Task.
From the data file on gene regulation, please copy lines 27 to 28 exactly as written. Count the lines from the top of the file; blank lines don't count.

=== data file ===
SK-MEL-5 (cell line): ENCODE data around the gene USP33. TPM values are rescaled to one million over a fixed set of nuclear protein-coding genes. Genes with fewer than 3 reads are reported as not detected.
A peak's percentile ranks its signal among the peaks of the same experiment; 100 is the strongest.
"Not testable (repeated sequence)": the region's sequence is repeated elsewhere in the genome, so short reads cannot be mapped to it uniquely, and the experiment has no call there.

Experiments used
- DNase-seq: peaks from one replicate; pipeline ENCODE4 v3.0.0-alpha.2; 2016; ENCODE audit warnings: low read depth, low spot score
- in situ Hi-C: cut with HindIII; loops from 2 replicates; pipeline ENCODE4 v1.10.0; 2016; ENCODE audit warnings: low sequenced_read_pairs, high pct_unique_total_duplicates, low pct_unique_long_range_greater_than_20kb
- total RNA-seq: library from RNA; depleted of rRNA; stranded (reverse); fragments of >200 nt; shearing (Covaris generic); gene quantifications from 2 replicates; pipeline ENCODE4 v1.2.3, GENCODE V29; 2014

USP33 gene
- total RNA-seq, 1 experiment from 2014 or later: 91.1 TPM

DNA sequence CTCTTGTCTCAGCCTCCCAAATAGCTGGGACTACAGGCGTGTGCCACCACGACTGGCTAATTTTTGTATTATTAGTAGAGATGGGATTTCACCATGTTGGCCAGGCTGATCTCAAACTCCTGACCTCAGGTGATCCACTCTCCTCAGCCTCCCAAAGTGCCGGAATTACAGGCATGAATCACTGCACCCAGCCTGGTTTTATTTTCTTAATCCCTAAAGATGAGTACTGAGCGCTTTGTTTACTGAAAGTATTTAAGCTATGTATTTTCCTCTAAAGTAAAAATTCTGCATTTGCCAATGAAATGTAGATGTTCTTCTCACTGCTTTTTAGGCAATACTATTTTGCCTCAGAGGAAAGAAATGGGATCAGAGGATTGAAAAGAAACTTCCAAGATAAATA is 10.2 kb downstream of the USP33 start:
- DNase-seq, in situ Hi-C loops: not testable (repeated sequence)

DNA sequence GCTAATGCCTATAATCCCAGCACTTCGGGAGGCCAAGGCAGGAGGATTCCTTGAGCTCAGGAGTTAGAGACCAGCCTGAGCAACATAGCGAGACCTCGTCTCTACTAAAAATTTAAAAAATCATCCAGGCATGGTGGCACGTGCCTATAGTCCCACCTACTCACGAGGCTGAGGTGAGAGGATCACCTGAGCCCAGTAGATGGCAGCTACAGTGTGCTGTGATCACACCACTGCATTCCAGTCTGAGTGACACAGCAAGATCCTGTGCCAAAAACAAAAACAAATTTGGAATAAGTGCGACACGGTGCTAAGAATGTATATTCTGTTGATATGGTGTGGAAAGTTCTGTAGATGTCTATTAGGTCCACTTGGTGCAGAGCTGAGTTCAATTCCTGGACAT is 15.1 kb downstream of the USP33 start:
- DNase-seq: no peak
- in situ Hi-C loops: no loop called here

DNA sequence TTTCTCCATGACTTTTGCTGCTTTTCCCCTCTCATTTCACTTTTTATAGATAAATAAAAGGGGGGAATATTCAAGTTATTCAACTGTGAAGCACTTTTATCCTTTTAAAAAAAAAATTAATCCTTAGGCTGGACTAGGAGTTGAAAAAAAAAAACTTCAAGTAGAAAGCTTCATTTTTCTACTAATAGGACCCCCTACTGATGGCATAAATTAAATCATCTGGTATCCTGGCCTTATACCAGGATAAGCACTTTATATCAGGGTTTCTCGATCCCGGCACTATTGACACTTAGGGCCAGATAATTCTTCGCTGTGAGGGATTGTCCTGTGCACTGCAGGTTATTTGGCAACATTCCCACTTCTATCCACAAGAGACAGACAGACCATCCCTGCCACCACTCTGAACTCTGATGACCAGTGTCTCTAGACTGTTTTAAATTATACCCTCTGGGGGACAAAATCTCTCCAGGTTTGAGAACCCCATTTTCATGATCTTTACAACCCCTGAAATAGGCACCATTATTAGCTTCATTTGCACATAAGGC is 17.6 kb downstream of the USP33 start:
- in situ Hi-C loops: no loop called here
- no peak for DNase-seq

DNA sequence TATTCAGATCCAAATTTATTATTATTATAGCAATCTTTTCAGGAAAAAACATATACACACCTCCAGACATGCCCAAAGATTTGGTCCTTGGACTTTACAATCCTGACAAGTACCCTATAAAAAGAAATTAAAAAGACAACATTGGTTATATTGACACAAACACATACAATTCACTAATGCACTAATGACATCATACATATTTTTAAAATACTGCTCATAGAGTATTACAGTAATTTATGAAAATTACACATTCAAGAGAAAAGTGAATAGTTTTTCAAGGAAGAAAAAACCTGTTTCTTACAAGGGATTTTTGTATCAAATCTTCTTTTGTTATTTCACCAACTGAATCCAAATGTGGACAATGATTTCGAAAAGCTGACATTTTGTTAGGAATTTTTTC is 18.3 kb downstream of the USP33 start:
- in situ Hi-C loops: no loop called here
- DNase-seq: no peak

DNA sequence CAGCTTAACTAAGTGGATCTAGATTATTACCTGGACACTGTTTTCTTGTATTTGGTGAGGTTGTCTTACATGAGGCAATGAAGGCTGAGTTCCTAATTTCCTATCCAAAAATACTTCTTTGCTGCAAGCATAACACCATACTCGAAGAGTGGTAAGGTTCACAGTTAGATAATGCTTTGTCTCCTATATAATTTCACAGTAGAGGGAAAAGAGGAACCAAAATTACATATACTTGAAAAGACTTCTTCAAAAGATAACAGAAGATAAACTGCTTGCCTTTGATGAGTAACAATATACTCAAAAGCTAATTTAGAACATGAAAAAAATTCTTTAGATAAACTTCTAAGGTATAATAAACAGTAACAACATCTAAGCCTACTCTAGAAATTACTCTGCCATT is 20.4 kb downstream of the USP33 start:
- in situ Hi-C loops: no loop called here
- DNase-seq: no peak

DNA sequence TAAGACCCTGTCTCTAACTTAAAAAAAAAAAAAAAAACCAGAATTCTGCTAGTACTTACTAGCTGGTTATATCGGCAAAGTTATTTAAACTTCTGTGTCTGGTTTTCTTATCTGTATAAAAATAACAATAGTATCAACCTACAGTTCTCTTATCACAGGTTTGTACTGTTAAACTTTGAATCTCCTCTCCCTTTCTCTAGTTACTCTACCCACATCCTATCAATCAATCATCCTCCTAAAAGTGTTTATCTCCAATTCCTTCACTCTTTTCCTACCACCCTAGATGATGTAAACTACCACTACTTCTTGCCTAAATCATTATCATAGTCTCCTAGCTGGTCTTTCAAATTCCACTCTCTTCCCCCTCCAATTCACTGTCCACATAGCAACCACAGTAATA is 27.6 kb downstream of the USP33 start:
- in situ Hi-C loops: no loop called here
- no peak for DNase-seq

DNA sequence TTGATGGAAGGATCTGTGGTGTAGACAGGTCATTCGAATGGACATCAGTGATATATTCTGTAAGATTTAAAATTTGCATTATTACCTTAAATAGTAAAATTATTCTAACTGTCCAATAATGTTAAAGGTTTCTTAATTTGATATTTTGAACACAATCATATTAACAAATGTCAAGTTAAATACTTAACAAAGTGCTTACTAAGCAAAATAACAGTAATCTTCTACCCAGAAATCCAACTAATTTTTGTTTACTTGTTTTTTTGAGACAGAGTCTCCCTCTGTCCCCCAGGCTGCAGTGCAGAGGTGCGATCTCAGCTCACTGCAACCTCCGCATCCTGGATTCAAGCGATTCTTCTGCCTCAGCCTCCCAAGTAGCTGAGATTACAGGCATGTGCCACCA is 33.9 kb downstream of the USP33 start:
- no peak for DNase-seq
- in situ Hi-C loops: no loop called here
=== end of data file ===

DNA sequence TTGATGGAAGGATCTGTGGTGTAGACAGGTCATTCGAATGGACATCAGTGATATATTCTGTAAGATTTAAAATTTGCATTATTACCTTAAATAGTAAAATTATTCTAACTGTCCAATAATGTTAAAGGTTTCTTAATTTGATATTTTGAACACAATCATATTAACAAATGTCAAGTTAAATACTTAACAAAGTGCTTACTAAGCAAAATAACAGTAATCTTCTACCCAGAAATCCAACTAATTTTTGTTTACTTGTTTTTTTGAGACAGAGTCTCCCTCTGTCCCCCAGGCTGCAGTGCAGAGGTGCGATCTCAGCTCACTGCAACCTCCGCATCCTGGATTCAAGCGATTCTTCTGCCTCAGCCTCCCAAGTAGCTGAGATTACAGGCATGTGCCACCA is 33.9 kb downstream of the USP33 start:
- no peak for DNase-seq